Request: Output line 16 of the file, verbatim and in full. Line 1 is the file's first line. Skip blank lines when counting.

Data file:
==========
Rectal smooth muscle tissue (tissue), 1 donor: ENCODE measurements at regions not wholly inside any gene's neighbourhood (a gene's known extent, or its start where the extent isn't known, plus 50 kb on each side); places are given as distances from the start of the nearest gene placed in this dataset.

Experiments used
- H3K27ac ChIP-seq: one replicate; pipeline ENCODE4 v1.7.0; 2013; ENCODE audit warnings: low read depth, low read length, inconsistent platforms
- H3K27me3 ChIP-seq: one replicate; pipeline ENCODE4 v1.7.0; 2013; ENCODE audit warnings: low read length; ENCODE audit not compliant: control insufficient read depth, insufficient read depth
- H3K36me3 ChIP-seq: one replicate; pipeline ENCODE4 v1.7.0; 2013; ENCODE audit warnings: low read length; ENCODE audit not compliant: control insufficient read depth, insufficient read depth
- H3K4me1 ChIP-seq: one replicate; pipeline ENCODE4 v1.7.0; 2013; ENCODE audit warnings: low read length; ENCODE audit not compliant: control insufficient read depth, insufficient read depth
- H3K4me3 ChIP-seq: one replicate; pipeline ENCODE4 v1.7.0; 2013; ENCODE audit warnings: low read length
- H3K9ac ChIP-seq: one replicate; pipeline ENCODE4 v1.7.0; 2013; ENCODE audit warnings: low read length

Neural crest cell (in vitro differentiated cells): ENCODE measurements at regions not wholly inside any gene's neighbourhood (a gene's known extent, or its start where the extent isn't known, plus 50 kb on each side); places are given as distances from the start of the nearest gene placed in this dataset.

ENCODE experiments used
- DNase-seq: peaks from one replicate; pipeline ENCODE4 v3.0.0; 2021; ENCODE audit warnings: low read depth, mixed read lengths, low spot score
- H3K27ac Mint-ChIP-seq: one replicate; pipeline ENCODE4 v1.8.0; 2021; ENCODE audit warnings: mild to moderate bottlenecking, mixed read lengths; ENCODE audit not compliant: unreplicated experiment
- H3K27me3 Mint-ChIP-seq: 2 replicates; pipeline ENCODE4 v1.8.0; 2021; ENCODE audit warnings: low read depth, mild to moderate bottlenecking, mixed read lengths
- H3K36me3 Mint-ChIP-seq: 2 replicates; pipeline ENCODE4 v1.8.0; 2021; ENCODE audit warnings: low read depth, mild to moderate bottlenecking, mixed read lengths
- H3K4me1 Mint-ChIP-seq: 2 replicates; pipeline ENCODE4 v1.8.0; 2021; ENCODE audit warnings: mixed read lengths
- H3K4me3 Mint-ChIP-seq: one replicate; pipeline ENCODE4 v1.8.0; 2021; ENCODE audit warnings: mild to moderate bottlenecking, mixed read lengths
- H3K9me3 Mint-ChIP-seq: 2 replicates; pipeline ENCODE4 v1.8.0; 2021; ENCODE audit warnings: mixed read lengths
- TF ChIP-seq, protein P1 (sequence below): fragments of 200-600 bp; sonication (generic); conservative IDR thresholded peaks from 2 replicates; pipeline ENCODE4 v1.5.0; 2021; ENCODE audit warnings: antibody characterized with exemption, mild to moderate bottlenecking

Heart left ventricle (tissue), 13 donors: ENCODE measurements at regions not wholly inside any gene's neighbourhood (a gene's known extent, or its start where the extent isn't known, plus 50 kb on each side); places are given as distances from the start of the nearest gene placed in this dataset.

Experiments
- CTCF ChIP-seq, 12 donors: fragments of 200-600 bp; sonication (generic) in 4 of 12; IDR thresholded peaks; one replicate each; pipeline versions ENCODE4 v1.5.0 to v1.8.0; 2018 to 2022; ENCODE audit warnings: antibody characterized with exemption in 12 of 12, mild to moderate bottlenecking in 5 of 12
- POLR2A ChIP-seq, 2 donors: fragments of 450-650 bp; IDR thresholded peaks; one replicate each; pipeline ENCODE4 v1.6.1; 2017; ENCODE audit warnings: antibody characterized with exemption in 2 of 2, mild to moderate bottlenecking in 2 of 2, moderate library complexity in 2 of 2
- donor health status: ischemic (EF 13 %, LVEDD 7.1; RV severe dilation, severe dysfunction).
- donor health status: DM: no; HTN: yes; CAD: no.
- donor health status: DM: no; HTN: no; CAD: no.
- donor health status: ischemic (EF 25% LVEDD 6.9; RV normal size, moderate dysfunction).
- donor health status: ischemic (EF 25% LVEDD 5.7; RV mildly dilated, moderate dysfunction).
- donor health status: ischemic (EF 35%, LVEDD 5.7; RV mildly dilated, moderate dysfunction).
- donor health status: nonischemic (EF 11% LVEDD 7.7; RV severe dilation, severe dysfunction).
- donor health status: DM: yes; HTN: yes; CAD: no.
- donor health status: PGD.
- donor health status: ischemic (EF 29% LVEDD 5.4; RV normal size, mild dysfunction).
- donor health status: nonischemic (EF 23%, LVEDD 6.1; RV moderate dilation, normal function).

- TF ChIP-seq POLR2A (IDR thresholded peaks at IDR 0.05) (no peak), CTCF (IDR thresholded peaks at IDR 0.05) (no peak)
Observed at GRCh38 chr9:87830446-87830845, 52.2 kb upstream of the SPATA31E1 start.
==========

- H3K4me3 Mint-ChIP-seq: one replicate; pipeline ENCODE4 v1.8.0; 2021; ENCODE audit warnings: mild to moderate bottlenecking, mixed read lengths